An expertise donation refers to when a professional lends advice to an organization for free. This advice could include tax advice, event planning, or another form of knowledge. Most often, corporations will offer in-kind expertise donations by allowing nonprofits to access their services at no or reduced cost. In some instances, a discount can be written off by the donor, too. 

Service donations

These donations refer to donations made by contributing time through volunteer work. A nonprofit may accept professional service donations for fundraisers and drives, where they ask professionals to complete tasks like printing brochures, setting up events, running AV, licensed bartending, and more. 

No matter which type of in-kind donation you’re seeking, asking for them doesn’t have to be different from how you’d ask for any other type of support. If you have a relationship with a local mechanic shop, see whether you can use their services to repair your nonprofit’s vehicles for free. Often, casting a broader net and asking for varying donations ensures your community has a way to help support your cause.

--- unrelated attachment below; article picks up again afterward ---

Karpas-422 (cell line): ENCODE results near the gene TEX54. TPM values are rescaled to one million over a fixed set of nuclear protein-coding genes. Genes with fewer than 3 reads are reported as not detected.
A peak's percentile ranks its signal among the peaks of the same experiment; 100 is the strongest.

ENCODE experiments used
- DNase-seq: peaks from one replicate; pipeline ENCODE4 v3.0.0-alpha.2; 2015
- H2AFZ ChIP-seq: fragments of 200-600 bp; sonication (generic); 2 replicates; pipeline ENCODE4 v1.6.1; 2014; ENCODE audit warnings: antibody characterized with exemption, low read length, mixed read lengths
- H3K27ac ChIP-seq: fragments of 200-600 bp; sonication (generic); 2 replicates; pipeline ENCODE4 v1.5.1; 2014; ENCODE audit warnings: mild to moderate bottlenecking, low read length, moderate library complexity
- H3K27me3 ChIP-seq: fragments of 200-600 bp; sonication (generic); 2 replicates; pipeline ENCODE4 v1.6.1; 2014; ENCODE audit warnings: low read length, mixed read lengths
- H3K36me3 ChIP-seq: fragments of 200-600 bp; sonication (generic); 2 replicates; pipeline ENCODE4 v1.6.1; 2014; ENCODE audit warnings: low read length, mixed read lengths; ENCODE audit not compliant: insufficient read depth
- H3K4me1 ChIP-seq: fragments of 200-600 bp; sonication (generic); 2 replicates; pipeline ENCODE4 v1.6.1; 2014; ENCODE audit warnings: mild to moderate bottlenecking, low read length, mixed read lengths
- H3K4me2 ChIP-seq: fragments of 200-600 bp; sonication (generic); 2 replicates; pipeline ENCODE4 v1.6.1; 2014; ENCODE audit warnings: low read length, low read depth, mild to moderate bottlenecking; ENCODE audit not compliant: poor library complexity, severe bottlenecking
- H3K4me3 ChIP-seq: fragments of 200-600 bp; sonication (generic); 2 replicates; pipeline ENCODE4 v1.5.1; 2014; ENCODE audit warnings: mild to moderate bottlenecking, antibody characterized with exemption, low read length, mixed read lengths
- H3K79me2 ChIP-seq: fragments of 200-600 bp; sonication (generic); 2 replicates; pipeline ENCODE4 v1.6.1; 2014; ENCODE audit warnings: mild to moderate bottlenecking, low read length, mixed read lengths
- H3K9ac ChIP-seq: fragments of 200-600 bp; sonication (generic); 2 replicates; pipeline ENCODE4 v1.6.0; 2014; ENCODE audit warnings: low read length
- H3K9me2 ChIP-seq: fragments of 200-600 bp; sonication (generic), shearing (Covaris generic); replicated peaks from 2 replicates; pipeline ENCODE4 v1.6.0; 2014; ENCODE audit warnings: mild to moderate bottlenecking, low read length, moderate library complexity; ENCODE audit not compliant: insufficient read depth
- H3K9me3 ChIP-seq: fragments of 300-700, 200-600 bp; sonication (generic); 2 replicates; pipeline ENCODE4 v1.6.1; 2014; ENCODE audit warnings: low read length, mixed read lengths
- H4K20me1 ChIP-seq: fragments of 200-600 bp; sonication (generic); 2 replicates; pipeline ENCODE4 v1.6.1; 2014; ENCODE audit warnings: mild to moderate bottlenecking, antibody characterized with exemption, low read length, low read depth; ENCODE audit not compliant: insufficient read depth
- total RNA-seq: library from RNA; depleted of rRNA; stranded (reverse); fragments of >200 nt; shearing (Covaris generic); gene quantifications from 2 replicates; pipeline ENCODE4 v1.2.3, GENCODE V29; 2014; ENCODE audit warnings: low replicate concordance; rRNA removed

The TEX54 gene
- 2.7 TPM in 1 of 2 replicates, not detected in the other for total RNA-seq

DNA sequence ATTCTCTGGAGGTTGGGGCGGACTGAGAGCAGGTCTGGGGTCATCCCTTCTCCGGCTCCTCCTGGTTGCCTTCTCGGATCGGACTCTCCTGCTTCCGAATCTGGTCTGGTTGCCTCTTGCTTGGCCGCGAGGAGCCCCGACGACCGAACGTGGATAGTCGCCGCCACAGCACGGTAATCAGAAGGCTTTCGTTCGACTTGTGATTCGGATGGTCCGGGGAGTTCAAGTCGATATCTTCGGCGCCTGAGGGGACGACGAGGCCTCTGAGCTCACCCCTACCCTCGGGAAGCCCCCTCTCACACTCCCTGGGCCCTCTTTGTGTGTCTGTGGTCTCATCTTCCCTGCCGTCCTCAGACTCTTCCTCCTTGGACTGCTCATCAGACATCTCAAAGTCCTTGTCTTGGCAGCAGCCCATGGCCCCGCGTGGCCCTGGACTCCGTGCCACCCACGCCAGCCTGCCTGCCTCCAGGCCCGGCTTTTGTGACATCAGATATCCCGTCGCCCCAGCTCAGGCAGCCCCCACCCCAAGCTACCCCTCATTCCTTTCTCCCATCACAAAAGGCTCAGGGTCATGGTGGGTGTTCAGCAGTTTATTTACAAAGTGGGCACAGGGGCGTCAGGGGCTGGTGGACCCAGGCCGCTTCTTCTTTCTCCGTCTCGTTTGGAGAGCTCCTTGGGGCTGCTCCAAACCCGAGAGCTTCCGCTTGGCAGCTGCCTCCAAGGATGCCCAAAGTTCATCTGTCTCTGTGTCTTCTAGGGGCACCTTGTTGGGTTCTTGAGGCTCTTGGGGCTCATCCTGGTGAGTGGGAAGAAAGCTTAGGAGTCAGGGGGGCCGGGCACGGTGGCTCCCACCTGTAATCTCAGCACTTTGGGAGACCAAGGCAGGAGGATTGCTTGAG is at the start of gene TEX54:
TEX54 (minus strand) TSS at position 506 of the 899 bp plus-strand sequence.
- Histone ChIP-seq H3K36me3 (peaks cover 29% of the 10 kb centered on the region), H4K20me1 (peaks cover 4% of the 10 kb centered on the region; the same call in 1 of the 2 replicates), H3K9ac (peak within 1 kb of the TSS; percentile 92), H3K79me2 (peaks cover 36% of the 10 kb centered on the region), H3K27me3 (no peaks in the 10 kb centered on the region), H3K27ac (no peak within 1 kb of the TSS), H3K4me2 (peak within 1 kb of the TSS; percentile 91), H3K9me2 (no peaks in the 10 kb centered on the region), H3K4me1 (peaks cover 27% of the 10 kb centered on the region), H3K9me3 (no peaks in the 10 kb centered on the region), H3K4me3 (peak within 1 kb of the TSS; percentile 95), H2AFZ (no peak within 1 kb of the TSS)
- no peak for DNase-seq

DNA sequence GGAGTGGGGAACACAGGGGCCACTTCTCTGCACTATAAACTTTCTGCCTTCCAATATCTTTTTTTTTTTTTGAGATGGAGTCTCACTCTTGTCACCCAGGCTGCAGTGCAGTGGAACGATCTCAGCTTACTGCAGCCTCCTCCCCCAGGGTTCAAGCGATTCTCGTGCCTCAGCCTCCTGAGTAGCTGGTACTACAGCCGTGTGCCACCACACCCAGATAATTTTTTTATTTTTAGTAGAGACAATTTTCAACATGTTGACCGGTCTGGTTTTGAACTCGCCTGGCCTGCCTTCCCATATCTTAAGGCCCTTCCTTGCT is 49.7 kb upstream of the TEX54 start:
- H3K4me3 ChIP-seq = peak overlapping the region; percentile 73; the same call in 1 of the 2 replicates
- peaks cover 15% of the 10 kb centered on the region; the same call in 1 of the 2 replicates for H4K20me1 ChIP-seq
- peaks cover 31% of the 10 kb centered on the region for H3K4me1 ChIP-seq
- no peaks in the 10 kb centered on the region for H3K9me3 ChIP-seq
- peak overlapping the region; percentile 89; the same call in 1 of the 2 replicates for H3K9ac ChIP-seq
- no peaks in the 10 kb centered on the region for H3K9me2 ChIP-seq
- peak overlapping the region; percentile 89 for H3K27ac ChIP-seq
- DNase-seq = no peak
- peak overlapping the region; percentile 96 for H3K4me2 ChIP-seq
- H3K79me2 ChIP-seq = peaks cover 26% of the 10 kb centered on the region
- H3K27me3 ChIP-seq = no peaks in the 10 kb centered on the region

Pros and cons of in-kind donations

As with any donation, you’ll note both advantages and downsides to in-kind donations.

Here are a few pros:

  • Allow for growth: Receiving in-kind donations can take your organization to the next level. Whether it be supplies, computers, or a car that helps you get closer to achieving your goals, in-kind donations often have immediate applications, which money can’t provide.
  • Create connections: In-kind contributions allow you to build relationships with your donors, which can lead to monetary giving, a corporate walk team, or more in the future.
  • Make bigger impacts: Often, in-kind donations can make more of a difference for smaller nonprofits. Compared to receiving a $5,000 donation, a free company car may help a newer organization work toward its goals faster.